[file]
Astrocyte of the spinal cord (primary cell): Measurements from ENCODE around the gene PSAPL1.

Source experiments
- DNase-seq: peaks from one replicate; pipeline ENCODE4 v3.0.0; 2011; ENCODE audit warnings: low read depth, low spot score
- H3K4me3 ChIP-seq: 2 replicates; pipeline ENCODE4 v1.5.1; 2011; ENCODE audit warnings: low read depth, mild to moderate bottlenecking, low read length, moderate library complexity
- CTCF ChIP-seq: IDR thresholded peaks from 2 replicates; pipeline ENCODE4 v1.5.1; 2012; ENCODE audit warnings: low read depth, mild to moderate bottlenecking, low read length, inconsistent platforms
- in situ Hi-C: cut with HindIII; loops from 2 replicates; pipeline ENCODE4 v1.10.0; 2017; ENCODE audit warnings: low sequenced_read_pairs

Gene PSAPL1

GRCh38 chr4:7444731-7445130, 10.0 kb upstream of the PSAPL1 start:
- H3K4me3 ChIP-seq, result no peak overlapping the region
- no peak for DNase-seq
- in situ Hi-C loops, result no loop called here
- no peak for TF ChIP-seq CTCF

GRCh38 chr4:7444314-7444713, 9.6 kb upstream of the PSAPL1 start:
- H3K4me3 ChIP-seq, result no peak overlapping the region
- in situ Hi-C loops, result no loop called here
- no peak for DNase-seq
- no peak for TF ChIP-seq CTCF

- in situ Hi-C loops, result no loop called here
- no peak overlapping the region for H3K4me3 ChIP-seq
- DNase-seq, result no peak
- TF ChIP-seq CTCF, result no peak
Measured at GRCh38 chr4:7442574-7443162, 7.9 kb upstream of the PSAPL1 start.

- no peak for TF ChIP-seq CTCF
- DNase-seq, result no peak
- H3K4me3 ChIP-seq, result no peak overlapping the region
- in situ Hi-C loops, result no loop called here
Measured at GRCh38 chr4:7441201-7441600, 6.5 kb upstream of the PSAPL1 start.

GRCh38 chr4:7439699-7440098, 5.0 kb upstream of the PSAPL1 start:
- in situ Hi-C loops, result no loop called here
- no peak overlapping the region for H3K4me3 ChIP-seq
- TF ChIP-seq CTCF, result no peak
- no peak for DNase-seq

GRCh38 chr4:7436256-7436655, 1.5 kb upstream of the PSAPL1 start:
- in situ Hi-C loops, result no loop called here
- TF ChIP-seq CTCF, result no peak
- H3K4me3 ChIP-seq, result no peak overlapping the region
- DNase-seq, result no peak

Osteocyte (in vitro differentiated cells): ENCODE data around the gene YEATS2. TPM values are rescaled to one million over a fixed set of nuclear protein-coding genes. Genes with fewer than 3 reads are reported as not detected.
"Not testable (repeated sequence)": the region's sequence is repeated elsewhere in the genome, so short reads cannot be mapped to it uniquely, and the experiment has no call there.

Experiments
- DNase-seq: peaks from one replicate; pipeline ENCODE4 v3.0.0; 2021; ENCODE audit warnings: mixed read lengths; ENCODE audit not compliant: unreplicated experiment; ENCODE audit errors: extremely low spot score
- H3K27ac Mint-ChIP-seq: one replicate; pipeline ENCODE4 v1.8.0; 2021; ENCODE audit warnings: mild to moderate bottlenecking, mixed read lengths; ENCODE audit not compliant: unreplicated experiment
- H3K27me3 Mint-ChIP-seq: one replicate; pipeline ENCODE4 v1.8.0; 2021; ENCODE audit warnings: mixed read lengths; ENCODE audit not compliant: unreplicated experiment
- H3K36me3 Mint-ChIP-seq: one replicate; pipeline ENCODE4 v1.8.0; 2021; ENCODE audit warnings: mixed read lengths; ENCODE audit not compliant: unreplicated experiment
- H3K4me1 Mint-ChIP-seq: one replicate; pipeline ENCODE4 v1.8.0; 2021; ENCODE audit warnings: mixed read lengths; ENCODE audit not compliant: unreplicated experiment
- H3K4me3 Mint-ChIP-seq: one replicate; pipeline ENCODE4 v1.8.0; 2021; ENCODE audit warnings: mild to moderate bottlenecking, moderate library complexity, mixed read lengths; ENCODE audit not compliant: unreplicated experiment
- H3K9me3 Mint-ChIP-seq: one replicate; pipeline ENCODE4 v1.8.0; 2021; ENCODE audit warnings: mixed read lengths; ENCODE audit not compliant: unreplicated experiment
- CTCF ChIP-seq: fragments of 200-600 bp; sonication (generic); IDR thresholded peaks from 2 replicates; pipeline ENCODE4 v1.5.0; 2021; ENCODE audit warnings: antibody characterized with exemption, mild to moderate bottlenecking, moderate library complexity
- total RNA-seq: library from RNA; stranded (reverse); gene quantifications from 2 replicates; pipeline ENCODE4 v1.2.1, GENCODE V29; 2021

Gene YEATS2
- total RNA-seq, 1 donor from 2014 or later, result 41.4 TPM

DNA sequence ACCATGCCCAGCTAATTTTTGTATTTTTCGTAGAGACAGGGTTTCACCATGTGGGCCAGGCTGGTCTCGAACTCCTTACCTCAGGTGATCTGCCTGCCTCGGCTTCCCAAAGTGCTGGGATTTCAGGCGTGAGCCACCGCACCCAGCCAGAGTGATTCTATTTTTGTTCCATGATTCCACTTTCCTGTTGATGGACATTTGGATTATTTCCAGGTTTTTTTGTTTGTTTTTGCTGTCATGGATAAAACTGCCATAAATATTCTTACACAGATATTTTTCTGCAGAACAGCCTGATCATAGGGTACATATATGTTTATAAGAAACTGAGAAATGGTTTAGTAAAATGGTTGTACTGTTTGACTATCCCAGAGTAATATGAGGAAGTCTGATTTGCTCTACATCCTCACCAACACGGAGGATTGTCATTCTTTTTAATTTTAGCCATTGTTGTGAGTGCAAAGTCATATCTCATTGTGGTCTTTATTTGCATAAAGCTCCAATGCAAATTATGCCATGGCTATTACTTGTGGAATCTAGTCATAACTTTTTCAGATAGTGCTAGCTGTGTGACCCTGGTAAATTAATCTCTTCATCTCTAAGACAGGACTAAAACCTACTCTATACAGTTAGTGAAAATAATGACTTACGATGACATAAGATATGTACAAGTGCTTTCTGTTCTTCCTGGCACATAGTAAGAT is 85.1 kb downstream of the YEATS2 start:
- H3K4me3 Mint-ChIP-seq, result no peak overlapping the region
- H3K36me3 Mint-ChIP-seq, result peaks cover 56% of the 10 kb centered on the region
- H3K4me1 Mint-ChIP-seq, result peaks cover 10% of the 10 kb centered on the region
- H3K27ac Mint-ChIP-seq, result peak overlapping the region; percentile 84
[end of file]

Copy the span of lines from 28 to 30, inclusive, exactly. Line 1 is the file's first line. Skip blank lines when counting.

GRCh38 chr4:7439699-7440098, 5.0 kb upstream of the PSAPL1 start:
- in situ Hi-C loops, result no loop called here
- no peak overlapping the region for H3K4me3 ChIP-seq